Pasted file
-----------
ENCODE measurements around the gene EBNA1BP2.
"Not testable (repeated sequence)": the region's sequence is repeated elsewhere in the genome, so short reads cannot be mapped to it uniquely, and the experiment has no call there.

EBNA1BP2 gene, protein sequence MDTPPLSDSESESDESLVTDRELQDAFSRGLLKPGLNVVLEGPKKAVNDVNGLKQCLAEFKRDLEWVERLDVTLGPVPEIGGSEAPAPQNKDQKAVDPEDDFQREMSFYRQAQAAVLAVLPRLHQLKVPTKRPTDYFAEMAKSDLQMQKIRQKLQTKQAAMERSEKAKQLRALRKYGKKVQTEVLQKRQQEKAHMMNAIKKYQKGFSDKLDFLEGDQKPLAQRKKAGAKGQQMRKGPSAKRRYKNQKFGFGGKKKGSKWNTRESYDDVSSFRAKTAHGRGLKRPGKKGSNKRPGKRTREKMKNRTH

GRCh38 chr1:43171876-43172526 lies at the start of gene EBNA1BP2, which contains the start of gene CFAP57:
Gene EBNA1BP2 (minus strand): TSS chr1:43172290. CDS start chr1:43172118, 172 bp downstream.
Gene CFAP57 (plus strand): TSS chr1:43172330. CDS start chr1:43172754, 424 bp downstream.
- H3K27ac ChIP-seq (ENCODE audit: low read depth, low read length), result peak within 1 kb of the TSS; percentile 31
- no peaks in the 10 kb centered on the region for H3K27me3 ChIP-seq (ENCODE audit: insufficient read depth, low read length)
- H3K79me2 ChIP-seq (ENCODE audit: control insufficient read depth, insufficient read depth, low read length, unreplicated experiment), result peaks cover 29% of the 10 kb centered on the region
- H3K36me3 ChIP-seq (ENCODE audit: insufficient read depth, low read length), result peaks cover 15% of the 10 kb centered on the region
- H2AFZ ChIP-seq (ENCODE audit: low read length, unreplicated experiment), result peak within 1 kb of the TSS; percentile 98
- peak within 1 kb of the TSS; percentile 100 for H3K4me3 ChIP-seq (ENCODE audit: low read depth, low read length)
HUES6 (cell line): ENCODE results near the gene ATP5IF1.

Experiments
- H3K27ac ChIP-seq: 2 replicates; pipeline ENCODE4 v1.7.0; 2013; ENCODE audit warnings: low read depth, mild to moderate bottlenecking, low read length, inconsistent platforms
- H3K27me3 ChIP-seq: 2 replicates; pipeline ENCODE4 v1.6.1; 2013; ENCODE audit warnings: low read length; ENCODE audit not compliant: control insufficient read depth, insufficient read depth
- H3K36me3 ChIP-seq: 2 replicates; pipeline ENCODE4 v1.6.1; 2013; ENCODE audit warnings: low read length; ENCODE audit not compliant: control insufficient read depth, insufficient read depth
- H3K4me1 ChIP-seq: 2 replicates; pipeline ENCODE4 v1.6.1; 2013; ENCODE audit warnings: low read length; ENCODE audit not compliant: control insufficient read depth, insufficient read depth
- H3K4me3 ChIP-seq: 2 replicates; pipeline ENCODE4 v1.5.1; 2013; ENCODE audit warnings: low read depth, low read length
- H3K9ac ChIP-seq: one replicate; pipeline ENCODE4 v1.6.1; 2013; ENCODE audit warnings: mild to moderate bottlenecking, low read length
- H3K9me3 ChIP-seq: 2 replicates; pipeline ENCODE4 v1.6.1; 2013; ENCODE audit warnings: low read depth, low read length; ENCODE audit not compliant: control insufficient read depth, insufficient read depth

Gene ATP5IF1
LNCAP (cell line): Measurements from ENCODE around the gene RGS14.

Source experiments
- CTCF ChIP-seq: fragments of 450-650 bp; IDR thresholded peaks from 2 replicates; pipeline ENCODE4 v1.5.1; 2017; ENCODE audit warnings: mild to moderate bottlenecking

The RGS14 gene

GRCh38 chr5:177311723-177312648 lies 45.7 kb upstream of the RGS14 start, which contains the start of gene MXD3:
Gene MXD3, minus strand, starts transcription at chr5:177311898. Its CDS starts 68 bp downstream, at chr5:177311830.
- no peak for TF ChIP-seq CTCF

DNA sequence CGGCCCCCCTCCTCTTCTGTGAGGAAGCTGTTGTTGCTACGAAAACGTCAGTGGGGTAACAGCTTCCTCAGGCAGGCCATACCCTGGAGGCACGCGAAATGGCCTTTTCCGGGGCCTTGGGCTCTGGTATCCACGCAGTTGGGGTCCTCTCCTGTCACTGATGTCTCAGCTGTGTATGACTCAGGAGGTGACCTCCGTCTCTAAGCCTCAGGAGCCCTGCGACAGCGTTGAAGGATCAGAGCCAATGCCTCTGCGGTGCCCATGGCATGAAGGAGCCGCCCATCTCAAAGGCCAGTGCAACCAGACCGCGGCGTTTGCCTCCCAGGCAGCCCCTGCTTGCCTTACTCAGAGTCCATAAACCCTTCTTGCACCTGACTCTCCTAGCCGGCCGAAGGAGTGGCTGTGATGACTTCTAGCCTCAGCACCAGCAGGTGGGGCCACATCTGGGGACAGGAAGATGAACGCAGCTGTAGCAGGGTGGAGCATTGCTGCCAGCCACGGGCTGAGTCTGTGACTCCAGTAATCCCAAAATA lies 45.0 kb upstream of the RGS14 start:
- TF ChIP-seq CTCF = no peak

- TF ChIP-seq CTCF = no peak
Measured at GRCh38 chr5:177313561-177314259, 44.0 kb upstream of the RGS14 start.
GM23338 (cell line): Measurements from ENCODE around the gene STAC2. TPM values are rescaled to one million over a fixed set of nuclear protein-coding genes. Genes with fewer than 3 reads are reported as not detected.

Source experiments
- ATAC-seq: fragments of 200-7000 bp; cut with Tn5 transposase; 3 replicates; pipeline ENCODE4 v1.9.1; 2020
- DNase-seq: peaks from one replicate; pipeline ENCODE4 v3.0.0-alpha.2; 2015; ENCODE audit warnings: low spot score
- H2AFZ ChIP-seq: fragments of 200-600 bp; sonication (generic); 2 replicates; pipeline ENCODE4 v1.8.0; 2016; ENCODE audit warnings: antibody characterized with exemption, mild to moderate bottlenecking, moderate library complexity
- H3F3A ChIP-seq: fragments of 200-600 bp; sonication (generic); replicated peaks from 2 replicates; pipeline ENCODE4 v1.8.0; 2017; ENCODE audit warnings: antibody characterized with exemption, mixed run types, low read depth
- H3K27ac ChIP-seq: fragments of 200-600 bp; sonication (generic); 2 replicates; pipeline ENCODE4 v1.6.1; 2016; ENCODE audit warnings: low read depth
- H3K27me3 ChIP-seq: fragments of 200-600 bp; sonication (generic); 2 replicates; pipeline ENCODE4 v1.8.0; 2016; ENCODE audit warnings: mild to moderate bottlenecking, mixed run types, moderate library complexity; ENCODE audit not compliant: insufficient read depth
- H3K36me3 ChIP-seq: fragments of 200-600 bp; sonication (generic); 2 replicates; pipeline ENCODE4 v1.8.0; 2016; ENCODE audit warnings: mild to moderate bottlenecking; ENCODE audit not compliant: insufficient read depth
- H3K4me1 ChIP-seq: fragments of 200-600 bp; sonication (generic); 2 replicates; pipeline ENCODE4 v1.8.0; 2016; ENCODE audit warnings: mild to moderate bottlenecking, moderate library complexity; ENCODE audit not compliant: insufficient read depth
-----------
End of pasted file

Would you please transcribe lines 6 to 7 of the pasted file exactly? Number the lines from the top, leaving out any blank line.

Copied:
Gene CFAP57 (plus strand): TSS chr1:43172330. CDS start chr1:43172754, 424 bp downstream.
- H3K27ac ChIP-seq (ENCODE audit: low read depth, low read length), result peak within 1 kb of the TSS; percentile 31